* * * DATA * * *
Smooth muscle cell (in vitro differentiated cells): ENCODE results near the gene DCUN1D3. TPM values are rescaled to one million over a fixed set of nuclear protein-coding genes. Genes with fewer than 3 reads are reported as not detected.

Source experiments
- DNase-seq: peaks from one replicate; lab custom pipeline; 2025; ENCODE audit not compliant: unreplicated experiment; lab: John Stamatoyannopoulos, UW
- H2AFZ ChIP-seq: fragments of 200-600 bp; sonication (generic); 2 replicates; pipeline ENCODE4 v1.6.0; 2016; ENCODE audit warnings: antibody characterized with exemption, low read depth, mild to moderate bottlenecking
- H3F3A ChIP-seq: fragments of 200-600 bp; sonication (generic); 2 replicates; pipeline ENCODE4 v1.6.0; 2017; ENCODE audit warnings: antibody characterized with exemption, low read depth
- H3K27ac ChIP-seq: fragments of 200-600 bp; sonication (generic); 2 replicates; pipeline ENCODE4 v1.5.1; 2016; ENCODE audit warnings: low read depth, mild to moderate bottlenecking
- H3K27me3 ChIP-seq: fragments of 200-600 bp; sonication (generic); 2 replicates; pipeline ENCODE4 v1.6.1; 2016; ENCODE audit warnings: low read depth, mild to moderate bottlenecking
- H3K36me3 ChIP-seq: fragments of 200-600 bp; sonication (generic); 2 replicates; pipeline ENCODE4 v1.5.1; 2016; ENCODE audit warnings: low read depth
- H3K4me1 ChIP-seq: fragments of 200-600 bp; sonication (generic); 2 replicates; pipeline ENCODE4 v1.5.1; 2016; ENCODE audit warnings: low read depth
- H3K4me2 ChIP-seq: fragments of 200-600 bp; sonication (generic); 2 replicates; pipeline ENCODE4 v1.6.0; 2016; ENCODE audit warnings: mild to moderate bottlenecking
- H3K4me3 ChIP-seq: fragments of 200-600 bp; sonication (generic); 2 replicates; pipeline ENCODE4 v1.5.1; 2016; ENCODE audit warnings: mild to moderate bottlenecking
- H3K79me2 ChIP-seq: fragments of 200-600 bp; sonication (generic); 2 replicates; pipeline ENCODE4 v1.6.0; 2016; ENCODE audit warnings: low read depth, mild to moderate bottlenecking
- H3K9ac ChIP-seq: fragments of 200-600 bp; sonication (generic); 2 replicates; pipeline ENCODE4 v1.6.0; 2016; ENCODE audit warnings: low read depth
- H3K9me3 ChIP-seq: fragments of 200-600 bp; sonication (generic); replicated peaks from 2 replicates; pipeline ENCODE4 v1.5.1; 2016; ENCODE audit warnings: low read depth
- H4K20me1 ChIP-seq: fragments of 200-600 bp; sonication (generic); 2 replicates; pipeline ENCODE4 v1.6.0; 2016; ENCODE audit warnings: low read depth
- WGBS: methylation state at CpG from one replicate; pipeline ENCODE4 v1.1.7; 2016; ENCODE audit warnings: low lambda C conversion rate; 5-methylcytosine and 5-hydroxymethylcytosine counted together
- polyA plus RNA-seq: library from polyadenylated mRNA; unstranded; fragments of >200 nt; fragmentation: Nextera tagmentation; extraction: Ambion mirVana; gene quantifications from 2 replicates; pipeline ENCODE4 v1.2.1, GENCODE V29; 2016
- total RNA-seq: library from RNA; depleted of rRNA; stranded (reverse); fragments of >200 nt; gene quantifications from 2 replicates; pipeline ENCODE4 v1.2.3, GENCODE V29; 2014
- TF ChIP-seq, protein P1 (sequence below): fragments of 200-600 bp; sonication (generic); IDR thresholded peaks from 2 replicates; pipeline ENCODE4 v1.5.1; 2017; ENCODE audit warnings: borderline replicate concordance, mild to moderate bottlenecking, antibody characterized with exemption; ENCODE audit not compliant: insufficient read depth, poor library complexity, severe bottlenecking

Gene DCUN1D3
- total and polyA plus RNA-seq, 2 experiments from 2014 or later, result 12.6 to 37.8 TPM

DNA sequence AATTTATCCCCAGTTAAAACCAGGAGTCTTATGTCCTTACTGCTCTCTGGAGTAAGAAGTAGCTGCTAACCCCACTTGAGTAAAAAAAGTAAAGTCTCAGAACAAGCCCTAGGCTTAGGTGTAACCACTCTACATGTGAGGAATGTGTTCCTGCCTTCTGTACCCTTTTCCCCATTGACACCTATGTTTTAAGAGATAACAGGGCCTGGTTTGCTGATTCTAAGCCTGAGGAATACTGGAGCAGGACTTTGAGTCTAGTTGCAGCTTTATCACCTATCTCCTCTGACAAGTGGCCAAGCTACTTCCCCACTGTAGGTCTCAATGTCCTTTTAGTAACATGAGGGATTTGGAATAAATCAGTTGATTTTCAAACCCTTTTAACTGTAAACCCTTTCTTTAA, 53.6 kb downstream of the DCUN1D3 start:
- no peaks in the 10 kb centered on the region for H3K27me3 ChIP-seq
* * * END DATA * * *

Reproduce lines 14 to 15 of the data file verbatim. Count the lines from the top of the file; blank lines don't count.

- H3K9me3 ChIP-seq: fragments of 200-600 bp; sonication (generic); replicated peaks from 2 replicates; pipeline ENCODE4 v1.5.1; 2016; ENCODE audit warnings: low read depth
- H4K20me1 ChIP-seq: fragments of 200-600 bp; sonication (generic); 2 replicates; pipeline ENCODE4 v1.6.0; 2016; ENCODE audit warnings: low read depth